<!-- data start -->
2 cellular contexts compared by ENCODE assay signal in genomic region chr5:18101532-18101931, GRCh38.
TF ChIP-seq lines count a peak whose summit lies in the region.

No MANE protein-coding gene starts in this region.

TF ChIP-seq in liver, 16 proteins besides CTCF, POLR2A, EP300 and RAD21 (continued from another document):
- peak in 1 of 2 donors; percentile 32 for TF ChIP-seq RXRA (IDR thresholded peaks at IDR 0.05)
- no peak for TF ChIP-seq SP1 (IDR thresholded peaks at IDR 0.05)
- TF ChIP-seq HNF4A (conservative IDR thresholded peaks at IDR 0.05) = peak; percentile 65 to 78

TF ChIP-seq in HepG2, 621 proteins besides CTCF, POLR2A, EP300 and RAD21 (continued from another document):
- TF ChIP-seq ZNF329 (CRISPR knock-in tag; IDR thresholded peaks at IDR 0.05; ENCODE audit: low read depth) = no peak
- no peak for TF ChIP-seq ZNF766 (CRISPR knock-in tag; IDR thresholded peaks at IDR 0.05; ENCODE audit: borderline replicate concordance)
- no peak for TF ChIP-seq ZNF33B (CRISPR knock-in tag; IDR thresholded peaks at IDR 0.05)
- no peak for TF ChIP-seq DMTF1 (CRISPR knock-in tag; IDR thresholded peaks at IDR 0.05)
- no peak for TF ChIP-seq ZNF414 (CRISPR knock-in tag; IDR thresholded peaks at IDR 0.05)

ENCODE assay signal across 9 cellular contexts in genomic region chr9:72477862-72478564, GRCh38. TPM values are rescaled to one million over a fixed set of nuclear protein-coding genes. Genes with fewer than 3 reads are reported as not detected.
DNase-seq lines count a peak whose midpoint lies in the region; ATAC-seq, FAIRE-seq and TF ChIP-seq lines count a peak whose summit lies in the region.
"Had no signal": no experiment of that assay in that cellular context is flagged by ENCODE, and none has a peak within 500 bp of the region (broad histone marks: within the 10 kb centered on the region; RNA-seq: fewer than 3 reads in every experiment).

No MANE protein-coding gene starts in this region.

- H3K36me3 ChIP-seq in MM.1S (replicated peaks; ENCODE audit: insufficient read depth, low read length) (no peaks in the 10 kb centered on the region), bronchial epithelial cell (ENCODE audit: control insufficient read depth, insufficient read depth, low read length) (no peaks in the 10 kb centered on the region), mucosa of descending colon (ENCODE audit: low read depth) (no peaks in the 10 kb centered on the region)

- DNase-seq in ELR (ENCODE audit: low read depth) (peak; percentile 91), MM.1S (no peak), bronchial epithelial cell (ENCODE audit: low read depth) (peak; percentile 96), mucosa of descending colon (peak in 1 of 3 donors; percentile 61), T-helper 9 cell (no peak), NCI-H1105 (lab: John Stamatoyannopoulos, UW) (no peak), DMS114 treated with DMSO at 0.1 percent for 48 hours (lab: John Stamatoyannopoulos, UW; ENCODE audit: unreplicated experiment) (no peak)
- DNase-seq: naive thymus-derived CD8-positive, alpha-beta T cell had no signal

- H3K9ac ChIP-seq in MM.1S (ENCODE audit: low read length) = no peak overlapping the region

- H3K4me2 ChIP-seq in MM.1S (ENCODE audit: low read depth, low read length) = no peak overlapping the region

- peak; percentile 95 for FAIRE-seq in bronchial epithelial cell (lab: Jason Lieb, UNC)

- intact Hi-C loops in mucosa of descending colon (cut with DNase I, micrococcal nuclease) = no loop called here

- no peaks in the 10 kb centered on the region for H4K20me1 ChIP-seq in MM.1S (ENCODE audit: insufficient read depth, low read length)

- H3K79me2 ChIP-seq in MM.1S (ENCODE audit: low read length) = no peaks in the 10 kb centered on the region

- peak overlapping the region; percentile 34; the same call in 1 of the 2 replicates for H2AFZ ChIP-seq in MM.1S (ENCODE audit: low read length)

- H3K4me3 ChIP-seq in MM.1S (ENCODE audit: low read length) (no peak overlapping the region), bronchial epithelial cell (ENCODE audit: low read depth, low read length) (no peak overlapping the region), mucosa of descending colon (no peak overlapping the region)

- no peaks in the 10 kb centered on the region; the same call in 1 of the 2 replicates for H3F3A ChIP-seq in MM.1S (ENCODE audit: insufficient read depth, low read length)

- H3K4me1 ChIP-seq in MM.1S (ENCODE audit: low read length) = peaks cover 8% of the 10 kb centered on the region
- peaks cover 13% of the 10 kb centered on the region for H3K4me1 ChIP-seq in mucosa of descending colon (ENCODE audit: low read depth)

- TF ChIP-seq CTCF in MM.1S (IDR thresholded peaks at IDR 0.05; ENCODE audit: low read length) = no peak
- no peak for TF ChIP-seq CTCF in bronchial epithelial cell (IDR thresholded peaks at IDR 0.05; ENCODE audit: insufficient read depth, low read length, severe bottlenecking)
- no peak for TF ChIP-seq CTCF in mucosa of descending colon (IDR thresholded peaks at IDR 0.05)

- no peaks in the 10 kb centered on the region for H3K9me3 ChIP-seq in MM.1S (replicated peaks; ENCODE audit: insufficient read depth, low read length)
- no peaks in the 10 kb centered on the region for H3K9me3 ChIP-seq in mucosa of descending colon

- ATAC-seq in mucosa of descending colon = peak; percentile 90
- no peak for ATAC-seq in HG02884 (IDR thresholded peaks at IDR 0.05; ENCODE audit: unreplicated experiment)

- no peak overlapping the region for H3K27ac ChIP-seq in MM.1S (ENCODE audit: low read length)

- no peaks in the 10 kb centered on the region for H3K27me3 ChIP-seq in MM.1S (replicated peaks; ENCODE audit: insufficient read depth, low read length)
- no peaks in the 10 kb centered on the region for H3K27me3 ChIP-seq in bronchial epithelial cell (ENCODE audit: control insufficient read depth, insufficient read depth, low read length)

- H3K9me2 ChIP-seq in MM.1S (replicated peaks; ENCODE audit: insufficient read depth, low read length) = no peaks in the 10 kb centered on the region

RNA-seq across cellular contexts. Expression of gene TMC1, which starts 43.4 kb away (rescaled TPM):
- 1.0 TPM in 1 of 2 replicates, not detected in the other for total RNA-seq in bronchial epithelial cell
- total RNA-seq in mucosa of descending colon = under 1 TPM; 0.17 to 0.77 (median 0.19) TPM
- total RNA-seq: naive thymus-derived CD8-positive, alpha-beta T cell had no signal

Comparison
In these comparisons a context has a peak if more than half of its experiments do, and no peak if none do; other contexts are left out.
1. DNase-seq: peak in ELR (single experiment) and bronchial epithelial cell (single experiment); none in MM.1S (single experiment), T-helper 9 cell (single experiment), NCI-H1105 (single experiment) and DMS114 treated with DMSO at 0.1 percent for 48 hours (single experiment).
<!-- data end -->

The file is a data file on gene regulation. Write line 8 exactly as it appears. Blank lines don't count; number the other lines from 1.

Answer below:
TF ChIP-seq in HepG2, 621 proteins besides CTCF, POLR2A, EP300 and RAD21 (continued from another document):